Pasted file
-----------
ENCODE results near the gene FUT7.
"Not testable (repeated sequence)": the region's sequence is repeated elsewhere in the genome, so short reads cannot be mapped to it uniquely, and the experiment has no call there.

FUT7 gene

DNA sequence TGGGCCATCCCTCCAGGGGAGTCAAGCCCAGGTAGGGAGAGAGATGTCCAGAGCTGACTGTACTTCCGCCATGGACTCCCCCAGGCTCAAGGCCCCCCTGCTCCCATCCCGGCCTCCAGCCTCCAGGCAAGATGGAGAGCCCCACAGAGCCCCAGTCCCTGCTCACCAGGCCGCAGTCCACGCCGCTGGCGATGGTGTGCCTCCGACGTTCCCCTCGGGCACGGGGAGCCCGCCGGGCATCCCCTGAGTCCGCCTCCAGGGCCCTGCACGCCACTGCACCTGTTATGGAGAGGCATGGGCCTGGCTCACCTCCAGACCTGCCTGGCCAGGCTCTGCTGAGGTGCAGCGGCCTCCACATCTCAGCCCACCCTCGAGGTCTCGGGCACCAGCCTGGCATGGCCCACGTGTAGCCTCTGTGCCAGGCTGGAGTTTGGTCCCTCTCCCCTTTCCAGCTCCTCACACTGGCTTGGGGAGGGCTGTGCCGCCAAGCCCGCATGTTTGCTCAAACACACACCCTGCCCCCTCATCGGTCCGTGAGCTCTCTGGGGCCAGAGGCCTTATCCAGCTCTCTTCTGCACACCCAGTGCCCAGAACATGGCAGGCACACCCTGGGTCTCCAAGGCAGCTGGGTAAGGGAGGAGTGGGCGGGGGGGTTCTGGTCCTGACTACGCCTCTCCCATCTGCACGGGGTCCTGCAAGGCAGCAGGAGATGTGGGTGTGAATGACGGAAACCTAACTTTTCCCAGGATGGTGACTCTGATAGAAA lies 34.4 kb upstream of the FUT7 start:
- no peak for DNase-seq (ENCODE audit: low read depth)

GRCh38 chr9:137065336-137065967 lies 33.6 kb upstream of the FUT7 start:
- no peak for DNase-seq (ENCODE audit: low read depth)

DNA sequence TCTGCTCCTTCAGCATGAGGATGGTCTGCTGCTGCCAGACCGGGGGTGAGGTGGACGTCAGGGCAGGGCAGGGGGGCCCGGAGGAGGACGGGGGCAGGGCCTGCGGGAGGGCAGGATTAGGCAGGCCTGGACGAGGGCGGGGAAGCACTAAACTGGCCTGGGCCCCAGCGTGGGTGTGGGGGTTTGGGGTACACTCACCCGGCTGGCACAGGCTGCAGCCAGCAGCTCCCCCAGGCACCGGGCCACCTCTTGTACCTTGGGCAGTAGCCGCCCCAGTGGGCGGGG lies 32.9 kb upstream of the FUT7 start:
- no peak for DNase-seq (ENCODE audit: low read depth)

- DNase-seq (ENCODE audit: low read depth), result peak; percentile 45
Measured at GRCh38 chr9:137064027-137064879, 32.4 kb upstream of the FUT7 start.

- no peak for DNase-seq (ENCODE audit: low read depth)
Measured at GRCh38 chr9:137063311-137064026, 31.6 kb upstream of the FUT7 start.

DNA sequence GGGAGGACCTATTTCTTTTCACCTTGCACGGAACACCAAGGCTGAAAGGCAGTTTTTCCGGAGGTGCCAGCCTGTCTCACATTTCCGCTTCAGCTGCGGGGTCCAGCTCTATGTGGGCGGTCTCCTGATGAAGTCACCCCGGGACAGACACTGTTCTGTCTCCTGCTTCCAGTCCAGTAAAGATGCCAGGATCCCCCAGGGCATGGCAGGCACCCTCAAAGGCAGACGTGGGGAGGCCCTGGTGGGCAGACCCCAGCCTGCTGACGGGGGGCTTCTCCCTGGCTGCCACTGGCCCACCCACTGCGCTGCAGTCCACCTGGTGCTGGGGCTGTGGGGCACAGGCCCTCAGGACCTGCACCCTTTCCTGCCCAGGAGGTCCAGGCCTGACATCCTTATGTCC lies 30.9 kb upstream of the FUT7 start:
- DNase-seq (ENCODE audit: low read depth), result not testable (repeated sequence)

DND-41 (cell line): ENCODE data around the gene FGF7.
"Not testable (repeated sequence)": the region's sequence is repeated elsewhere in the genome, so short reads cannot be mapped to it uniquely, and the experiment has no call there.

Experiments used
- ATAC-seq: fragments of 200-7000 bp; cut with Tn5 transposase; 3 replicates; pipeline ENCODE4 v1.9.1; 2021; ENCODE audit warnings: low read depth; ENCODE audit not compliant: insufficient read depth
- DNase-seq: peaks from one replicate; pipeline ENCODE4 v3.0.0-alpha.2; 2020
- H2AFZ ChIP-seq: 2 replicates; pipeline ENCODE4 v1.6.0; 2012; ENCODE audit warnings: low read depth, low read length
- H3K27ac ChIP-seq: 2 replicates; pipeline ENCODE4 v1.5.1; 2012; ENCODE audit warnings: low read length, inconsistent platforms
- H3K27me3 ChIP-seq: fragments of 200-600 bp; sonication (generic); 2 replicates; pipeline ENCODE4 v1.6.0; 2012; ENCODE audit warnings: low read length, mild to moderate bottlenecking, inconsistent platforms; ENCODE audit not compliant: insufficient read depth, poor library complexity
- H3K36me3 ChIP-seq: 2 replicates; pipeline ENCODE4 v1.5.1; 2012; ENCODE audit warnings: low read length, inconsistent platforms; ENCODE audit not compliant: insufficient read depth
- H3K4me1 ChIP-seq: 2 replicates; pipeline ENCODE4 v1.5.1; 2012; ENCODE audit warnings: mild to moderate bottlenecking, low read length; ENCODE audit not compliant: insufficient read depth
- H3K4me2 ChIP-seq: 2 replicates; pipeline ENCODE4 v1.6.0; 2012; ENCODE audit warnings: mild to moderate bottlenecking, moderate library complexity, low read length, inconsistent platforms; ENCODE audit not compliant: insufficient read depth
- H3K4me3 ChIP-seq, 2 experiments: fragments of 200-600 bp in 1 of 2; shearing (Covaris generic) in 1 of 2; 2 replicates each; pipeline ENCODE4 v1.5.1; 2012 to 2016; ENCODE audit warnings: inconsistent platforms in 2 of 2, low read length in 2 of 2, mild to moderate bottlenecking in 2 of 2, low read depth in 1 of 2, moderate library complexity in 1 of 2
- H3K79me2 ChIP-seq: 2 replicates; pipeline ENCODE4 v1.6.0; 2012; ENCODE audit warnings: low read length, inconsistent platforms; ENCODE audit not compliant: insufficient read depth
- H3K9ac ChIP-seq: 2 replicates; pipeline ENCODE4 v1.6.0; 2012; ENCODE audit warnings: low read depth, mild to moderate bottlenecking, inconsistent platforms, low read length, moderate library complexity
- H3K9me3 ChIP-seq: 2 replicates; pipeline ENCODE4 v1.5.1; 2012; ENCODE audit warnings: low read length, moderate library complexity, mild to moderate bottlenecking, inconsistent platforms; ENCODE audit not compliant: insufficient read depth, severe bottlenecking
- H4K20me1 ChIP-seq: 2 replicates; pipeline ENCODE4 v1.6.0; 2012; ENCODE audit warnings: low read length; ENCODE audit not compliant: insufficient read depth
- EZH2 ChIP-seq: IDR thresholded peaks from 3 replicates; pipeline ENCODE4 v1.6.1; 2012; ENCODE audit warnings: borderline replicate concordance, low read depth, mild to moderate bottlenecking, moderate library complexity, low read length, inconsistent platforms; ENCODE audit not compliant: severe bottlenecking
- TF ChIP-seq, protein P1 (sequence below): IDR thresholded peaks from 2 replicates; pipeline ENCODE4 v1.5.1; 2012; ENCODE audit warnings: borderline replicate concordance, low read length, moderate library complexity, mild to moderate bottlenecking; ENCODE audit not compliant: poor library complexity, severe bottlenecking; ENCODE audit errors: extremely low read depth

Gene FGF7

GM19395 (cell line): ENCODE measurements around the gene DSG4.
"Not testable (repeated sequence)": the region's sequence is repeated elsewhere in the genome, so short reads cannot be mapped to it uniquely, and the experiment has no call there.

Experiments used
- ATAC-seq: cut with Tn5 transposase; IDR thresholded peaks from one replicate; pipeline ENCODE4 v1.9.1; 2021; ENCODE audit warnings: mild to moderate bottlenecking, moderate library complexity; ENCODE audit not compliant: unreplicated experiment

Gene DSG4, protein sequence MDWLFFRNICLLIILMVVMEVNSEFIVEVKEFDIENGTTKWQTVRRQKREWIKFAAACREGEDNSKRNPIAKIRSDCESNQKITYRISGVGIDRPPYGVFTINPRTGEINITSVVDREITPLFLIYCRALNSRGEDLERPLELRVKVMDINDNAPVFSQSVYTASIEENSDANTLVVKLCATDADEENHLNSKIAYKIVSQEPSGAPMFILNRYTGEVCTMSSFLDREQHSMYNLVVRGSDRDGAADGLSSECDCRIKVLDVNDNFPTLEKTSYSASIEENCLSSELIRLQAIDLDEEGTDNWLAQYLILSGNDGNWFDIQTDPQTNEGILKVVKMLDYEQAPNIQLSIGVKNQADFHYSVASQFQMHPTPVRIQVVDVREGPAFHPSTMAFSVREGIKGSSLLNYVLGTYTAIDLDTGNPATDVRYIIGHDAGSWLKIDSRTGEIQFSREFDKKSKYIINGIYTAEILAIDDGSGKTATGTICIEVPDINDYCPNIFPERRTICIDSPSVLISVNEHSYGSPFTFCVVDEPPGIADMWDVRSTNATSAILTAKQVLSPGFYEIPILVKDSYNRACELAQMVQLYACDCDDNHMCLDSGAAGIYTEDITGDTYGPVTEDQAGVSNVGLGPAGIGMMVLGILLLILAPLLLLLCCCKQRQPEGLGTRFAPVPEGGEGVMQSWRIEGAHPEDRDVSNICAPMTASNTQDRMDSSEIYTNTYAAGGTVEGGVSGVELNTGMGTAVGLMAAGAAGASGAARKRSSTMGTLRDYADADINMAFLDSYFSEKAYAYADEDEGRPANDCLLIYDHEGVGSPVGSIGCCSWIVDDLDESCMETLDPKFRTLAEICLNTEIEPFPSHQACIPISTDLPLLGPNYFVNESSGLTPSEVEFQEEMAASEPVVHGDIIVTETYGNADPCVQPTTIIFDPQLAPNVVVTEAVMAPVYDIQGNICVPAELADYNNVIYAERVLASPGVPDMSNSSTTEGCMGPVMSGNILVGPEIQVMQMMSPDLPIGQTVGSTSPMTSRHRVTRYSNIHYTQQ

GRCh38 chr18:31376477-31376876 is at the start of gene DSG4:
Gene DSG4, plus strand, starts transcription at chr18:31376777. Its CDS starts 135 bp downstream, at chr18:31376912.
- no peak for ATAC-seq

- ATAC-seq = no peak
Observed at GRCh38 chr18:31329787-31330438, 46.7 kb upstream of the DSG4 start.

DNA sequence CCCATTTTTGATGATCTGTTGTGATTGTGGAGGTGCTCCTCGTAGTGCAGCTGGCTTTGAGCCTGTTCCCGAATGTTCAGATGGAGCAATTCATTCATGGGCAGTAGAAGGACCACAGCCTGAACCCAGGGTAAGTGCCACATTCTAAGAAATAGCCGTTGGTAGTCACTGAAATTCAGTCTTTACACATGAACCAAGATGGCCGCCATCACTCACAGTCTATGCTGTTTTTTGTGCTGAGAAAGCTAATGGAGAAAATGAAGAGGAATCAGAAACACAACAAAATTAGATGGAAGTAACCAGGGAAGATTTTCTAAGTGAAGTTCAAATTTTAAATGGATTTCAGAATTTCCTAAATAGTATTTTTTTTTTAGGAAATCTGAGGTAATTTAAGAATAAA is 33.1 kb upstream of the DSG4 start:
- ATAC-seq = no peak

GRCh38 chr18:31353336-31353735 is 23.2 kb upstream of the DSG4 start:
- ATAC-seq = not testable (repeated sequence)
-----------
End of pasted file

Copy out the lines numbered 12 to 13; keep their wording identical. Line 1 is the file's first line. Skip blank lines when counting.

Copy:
- no peak for DNase-seq (ENCODE audit: low read depth)
Measured at GRCh38 chr9:137063311-137064026, 31.6 kb upstream of the FUT7 start.